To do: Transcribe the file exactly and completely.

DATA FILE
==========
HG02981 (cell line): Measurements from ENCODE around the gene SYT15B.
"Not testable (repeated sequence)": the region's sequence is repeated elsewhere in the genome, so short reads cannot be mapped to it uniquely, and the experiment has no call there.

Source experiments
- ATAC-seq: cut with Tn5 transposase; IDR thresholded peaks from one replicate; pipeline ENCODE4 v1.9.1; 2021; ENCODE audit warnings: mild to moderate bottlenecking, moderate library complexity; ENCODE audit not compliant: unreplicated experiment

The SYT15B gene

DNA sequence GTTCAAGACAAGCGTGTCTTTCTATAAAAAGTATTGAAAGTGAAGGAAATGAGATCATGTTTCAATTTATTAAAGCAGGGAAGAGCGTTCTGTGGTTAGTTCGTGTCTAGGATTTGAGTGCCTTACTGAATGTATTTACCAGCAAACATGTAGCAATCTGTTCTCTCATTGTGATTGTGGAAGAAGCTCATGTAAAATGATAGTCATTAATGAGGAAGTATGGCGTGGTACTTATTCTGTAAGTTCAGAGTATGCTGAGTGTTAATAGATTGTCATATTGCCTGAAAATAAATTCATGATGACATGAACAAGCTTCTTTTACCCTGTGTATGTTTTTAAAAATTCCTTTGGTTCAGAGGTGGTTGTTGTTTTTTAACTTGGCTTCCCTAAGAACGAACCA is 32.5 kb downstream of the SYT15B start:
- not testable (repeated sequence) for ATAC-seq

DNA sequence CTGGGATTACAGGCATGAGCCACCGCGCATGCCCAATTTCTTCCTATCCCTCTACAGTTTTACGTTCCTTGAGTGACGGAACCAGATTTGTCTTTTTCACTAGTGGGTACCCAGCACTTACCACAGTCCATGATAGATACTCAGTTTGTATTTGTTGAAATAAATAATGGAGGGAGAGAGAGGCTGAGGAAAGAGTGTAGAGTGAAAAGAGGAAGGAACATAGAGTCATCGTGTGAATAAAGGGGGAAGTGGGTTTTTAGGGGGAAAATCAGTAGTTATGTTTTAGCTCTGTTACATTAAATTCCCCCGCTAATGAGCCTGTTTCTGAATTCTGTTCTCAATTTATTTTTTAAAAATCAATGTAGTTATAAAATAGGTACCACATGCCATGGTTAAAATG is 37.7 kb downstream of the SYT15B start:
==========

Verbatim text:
HG02981 (cell line): Measurements from ENCODE around the gene SYT15B.
"Not testable (repeated sequence)": the region's sequence is repeated elsewhere in the genome, so short reads cannot be mapped to it uniquely, and the experiment has no call there.

Source experiments
- ATAC-seq: cut with Tn5 transposase; IDR thresholded peaks from one replicate; pipeline ENCODE4 v1.9.1; 2021; ENCODE audit warnings: mild to moderate bottlenecking, moderate library complexity; ENCODE audit not compliant: unreplicated experiment

The SYT15B gene

DNA sequence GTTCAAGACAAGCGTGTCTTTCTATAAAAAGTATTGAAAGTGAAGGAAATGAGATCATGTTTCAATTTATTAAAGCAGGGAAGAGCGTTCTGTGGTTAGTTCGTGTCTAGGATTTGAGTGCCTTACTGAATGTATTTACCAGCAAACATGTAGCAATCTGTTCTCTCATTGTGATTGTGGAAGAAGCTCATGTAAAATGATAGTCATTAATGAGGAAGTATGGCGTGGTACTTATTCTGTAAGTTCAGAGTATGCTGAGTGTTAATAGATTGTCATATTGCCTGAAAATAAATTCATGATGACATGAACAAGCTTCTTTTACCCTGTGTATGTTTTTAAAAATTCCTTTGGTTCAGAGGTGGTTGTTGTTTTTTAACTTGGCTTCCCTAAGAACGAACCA is 32.5 kb downstream of the SYT15B start:
- not testable (repeated sequence) for ATAC-seq

DNA sequence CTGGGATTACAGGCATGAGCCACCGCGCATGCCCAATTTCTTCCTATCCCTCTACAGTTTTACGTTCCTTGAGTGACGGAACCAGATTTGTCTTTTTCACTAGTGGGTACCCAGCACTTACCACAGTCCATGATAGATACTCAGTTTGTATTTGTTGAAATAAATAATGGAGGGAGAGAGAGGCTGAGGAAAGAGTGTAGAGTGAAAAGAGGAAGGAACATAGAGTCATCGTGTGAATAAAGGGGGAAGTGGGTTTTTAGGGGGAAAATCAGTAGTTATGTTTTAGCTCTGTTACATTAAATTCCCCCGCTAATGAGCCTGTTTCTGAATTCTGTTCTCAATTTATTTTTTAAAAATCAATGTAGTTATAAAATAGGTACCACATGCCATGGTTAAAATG is 37.7 kb downstream of the SYT15B start: